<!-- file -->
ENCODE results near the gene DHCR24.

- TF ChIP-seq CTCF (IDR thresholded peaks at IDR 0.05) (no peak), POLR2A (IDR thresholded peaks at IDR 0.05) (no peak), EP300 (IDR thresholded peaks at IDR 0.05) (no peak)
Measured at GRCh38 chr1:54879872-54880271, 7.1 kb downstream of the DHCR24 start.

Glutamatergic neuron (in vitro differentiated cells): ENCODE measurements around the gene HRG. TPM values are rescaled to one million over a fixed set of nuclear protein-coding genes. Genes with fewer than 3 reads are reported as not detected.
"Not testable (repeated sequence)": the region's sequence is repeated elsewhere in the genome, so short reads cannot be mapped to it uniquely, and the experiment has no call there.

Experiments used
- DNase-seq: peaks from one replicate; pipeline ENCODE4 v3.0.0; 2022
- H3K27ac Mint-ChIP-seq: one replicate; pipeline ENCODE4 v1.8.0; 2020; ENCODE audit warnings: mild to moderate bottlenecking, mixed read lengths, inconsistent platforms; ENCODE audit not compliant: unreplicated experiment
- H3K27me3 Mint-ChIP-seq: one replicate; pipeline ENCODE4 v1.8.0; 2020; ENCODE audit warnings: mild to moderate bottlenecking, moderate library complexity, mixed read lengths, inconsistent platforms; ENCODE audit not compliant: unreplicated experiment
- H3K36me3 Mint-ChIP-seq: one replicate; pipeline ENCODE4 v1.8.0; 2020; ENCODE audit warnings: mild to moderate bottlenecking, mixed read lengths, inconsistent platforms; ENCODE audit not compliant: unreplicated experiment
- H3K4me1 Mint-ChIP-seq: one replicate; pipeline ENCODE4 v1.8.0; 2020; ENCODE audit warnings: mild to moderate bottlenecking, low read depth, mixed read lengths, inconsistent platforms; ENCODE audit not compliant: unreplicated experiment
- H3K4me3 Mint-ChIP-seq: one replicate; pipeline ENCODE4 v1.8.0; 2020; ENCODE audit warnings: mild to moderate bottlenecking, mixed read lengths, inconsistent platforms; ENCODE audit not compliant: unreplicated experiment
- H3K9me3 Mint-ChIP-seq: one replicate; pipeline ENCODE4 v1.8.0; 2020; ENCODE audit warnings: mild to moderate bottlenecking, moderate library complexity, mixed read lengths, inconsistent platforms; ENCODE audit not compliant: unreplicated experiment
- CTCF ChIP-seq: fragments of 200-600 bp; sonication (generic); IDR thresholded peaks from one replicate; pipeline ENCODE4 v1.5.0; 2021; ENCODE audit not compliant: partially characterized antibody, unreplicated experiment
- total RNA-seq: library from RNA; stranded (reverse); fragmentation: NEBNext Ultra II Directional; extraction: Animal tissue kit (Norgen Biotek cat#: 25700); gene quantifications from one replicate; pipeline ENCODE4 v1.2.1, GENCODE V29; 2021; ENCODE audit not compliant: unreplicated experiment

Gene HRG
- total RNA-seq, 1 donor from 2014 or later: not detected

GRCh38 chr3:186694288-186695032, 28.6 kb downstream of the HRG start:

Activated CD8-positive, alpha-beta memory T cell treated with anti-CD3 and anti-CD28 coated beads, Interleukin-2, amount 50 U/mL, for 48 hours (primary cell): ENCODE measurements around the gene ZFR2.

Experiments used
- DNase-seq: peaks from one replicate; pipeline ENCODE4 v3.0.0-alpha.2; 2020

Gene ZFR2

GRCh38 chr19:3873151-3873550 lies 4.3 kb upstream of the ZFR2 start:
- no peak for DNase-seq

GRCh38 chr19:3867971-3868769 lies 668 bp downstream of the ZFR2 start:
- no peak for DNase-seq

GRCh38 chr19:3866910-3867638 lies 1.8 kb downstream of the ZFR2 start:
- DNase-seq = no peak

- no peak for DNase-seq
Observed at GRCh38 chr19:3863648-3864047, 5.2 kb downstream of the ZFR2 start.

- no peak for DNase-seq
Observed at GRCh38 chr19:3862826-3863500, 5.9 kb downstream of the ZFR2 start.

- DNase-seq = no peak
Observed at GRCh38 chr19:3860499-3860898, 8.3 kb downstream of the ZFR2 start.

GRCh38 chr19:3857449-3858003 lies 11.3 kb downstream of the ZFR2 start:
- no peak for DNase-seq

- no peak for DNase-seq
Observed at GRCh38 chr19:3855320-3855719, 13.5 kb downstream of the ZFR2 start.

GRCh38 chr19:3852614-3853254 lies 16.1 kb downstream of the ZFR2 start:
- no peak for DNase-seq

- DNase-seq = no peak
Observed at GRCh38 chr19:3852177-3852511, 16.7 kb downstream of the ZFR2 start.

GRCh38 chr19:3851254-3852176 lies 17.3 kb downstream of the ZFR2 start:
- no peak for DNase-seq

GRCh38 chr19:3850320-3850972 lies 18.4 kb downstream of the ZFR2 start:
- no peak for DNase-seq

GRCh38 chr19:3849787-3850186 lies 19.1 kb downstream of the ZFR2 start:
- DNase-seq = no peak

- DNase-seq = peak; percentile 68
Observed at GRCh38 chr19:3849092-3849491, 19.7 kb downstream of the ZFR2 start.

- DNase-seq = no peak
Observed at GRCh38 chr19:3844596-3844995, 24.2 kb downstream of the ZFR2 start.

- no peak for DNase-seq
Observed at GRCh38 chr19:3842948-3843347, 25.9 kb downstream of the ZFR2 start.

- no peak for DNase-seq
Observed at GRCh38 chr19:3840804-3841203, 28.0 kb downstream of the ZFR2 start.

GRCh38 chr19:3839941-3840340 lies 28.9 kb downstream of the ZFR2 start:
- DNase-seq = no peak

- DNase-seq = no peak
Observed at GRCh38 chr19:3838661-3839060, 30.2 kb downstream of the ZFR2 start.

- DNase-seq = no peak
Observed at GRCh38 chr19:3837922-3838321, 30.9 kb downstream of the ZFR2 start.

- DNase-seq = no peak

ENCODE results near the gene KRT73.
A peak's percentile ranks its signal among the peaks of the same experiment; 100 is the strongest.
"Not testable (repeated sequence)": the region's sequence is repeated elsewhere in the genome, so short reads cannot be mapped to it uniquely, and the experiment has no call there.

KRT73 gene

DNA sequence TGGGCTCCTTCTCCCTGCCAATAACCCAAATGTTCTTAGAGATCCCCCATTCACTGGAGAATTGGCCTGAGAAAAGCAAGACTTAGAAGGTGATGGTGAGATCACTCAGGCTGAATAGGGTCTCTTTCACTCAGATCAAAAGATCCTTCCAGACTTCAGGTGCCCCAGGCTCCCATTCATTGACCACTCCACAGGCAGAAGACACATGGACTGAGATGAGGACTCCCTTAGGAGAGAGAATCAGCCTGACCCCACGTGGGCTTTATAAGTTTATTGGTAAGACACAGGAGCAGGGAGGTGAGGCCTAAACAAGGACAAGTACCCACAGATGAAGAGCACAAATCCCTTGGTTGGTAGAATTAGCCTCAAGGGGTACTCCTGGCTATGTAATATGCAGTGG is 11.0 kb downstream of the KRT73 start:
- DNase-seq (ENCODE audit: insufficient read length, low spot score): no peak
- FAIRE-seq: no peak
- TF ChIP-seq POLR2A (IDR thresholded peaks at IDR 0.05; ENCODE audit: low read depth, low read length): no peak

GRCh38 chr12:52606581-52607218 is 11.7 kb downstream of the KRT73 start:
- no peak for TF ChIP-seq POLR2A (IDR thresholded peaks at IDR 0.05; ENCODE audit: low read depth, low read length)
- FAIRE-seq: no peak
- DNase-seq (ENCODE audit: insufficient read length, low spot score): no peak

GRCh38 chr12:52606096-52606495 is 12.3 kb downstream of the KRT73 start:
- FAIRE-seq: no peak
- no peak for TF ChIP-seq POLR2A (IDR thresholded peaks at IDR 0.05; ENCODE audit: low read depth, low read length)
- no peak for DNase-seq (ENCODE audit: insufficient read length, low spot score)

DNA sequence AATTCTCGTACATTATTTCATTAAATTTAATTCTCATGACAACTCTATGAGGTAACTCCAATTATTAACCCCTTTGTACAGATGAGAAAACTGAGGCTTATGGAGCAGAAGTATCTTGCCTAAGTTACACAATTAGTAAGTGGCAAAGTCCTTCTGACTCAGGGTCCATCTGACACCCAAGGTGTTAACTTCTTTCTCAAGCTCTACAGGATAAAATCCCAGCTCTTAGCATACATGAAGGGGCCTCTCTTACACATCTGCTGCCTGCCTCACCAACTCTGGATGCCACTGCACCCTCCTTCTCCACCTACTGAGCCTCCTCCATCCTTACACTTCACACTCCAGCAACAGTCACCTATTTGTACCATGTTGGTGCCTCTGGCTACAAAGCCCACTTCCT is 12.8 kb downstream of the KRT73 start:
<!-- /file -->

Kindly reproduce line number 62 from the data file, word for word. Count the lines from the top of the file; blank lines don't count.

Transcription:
Observed at GRCh38 chr19:3837922-3838321, 30.9 kb downstream of the ZFR2 start.